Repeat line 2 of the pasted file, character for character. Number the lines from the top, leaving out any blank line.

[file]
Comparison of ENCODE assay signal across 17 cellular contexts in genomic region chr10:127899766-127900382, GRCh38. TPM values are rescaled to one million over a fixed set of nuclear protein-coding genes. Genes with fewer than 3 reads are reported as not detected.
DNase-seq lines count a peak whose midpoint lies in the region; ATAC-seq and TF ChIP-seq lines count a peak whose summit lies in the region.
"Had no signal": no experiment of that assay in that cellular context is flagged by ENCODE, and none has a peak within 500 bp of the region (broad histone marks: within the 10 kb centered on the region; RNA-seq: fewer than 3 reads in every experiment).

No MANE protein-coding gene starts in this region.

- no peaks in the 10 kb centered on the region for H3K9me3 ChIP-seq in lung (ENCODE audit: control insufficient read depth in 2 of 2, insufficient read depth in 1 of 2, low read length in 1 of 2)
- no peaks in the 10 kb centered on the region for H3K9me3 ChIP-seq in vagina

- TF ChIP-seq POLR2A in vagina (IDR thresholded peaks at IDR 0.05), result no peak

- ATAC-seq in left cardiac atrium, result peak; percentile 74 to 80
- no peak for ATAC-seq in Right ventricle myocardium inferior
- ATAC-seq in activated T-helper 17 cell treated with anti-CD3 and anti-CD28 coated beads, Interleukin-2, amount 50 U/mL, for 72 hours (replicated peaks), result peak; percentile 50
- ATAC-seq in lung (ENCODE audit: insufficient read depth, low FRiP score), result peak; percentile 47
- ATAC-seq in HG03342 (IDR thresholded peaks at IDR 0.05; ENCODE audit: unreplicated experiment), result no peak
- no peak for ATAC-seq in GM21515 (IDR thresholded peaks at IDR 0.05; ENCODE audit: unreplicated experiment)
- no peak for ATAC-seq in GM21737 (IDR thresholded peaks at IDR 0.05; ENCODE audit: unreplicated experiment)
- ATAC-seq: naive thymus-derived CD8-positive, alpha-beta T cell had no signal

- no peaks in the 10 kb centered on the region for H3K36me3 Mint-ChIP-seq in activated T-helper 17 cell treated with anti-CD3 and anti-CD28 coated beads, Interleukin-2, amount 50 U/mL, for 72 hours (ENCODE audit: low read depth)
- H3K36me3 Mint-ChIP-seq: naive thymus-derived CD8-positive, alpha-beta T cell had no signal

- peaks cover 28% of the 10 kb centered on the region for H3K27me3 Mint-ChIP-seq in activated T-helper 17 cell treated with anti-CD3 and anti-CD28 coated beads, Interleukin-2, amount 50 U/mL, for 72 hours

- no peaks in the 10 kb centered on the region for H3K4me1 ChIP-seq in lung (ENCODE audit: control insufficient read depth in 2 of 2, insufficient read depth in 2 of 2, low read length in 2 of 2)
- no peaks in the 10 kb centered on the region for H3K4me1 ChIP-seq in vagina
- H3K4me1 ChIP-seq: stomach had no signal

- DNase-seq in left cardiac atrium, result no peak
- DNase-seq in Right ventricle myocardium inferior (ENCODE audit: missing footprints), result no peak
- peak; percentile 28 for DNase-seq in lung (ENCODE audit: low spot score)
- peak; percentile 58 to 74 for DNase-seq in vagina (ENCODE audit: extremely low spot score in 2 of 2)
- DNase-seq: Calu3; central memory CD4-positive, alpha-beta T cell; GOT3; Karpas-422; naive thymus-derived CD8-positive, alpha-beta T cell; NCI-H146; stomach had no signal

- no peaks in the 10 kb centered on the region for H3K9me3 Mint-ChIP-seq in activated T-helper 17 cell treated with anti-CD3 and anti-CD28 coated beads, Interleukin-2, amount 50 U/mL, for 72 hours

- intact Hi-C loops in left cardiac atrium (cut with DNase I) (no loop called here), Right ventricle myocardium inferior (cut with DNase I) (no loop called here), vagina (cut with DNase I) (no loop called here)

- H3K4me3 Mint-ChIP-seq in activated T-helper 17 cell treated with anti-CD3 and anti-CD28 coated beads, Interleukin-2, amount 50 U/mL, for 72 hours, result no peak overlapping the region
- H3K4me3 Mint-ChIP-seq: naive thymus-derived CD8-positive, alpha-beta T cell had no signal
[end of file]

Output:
DNase-seq lines count a peak whose midpoint lies in the region; ATAC-seq and TF ChIP-seq lines count a peak whose summit lies in the region.